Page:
Mine detection dog handler, a real passion
‘This is not something you can do if you aren’t passionate about it’. This was the first thing Jonathan Matambo said to me, the mine detection dog handler who joined Handicap International’s demining team in Casamance, Senegal, last September. The 33-year old divides his time between his family, who live in Harare, Zimbabwe, and his two explosive detection dogs, Katja and Rex.
Mine detection dog handler, Jonathan Matambo. | © J-J. Bernard / Handicap International
Jonathan brings Katja, an 11-year-old female Belgian Shepherd, before the training area. His gestures are very precise. Pausing in front of the barrier tape, a movement of his arms tells the dog to get ready... Then Jonathan gives the command to begin. Katja carefully sniffs the rectangular patch of land of around 20 square metres. She is one of the two explosive detection dogs in the Handicap International demining team in Casamance.
Jonathan never takes his eyes off her: ‘It is really important that Katja checks the test area each morning before going to the area to be cleared of mines,’ he explains. This way I can check her physical condition, concentration and whether there are any external factors interfering, like wind or noise in the distance…’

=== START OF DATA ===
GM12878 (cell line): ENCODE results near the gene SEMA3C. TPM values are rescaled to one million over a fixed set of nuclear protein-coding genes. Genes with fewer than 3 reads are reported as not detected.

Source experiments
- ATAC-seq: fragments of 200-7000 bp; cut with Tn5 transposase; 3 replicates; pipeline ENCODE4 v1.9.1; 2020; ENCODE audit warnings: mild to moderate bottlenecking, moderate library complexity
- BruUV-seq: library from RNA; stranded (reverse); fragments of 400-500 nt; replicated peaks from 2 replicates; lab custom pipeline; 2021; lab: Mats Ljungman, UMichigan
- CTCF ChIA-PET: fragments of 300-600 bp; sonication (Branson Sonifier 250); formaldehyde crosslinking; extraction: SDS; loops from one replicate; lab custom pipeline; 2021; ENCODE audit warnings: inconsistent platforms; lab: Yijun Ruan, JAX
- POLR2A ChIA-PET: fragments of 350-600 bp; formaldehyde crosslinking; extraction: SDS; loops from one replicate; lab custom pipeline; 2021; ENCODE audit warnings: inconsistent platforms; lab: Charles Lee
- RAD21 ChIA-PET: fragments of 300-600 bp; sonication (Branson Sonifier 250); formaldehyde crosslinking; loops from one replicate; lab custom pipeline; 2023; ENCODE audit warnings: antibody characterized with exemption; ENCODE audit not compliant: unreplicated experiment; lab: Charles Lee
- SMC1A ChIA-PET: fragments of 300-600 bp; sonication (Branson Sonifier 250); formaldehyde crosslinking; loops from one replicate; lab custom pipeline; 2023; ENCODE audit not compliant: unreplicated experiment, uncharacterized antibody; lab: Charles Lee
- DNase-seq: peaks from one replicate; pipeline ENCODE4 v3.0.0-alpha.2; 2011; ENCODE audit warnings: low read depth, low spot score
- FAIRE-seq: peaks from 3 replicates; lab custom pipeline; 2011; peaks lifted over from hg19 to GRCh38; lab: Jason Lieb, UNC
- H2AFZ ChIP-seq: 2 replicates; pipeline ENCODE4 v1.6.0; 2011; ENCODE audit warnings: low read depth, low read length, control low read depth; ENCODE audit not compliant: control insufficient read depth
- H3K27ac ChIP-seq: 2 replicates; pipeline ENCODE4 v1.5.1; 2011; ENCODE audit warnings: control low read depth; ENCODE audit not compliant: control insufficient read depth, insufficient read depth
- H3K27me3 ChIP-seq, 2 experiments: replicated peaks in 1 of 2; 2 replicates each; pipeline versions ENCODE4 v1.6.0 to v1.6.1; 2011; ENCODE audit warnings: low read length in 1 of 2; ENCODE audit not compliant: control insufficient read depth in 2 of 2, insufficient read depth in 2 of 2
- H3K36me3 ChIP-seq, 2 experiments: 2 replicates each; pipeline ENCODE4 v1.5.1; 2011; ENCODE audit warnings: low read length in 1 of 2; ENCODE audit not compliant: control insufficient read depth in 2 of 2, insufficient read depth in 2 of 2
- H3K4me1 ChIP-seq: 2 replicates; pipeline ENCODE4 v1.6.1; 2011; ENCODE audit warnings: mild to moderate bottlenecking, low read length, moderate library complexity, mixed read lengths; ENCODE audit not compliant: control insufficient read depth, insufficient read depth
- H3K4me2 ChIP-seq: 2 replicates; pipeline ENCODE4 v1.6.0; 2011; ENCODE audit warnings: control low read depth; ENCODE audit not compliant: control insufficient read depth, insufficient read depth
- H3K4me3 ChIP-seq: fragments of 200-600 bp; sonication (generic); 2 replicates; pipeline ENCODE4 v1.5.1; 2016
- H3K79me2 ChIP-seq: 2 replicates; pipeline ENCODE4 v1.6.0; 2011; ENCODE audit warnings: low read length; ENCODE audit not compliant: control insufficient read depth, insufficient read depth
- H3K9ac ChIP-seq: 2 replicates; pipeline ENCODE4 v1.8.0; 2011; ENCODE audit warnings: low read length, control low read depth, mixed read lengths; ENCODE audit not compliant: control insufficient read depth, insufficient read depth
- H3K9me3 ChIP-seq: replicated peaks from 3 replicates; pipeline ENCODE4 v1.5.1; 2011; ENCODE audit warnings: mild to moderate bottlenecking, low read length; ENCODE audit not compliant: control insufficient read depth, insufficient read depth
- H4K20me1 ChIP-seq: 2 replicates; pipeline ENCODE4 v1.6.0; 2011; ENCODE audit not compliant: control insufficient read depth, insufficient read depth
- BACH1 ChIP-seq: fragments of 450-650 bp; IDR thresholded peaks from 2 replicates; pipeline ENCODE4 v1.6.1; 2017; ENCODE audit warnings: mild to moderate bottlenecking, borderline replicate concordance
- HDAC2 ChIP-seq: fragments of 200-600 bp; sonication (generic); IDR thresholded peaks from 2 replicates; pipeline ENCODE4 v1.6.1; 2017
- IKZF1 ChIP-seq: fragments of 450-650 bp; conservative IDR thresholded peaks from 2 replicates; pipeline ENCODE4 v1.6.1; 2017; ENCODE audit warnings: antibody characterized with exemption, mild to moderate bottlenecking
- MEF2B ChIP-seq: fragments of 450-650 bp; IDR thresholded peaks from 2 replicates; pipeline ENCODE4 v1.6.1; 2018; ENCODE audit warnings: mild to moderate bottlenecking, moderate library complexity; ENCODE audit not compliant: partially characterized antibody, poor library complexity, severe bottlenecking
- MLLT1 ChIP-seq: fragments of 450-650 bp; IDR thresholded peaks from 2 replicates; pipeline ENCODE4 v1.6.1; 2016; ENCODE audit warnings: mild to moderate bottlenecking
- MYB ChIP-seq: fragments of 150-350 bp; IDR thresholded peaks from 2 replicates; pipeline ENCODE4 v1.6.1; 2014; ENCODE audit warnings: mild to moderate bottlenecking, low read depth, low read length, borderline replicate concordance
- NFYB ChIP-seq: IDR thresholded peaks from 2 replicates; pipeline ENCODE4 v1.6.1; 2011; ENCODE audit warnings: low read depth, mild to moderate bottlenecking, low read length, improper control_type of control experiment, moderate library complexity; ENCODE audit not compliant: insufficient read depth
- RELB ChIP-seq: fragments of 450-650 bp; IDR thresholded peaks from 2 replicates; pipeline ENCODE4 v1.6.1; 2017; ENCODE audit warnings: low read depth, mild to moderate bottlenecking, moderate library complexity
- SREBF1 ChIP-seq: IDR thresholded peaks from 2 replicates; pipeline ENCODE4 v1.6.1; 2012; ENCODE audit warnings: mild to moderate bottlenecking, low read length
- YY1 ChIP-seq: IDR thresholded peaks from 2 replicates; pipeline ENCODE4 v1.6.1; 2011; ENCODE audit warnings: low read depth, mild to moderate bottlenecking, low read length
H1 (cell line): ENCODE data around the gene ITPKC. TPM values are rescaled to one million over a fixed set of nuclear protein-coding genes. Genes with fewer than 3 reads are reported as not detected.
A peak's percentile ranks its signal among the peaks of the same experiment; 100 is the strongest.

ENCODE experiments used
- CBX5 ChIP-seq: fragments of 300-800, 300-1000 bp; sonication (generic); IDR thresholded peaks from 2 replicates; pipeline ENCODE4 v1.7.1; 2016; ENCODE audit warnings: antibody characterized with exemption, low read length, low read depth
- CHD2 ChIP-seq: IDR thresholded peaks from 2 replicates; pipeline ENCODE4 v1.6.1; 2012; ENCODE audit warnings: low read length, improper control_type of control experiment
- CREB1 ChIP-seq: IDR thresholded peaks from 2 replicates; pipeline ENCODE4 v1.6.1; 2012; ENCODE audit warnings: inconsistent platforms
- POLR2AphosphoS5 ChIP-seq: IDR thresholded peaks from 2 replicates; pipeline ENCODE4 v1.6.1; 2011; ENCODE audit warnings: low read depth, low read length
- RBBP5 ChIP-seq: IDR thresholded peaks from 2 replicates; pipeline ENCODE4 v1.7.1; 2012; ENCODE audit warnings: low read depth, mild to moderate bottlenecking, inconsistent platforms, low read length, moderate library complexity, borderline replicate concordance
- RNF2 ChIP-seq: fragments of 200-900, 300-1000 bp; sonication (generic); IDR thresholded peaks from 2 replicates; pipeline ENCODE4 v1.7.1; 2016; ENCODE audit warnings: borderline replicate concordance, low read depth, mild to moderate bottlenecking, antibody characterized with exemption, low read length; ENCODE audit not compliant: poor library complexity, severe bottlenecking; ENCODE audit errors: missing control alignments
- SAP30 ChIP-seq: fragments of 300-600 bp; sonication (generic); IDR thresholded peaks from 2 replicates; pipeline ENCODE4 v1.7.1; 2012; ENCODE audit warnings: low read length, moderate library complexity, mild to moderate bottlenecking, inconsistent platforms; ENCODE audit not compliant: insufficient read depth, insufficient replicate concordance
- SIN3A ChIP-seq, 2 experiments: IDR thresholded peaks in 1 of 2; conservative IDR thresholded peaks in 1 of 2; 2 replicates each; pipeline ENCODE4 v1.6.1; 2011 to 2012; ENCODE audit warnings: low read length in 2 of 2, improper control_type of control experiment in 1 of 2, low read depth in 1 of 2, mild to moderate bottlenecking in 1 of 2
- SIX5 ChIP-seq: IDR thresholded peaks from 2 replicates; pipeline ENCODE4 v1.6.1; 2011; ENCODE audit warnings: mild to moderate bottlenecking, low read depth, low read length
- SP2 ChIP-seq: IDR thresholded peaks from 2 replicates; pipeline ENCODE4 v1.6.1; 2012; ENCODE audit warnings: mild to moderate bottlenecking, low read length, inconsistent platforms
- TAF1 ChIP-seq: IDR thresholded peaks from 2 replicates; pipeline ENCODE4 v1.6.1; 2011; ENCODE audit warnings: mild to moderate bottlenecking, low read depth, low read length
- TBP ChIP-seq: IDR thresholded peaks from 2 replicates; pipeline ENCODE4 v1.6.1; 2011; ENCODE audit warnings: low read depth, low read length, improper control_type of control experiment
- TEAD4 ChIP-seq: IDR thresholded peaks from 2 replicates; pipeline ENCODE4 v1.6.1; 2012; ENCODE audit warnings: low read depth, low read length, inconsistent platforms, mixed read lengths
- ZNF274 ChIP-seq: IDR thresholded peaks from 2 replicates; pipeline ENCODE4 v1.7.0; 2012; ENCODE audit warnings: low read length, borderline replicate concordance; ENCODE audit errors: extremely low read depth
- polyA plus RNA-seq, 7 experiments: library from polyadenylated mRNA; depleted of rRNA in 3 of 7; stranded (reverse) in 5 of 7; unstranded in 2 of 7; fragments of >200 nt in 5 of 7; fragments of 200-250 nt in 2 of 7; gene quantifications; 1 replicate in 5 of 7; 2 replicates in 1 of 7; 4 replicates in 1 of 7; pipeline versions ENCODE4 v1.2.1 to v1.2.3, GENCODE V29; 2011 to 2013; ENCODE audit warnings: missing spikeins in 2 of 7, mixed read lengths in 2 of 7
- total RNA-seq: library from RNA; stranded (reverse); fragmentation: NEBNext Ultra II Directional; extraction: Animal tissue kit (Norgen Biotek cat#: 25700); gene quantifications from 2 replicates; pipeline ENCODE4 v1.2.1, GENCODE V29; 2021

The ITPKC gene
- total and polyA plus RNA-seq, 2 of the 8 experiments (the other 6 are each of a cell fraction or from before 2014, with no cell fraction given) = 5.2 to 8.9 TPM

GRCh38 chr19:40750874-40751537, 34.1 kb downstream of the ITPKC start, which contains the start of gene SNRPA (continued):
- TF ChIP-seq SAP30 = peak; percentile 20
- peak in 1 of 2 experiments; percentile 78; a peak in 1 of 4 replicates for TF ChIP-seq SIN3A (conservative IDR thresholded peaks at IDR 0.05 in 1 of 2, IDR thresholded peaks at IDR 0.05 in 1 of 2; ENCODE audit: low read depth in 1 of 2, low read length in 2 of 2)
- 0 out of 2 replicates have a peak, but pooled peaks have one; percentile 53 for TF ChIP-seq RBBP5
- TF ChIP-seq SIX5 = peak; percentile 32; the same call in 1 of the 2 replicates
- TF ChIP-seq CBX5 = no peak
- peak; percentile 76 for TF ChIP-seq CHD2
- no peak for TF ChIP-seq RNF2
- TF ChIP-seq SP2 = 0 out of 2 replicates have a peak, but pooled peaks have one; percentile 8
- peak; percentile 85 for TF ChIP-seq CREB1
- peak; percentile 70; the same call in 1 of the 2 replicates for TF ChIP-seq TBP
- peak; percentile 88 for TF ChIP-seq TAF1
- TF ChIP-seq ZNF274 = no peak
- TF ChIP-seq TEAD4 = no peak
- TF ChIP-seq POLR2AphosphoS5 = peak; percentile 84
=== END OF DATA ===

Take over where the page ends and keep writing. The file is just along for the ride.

Explosive detection dogs are used because of their ability to identify explosive devices in soil that is also polluted by other pieces of metal, to locate types of mines that are not found by metal detectors and their ability to cover large areas quickly. They prepare that area before manual clearance takes place.
Jonathan was 20 years old when he started working as a mine clearer: ‘I was looking for challenging humanitarian work, where you work hard and help others.’ In 2007, after clearing mines for four years by hand, he received training in how to become a mine detection dog handler. ‘I like dogs. We have always had them in my family. Recently, I bought a puppy for my three children. They are all thrilled. This gave me the opportunity to combine two things I love: clearing mines and being with dogs. Katja and Rex are like a second family for me when I am away from my own family.’
‘My relationship with the dogs is somewhat close, but it has to remain professional,’ he adds. ‘They are not pets. That’s why I don’t let them get used to entering the house. If the relationship were to become too casual, I would risk losing my authority. Discipline when working would suffer, as would their concentration and our cooperation.’
Jonathan joined the Handicap International demining team in Senegal, which has helped clear mines from the areas around several villages in Casamance, totalling 55,000 square metres, improving the lives of 60,000 villagers. Before this mission, he had already worked for the association in the Democratic Republic of Congo in 2013.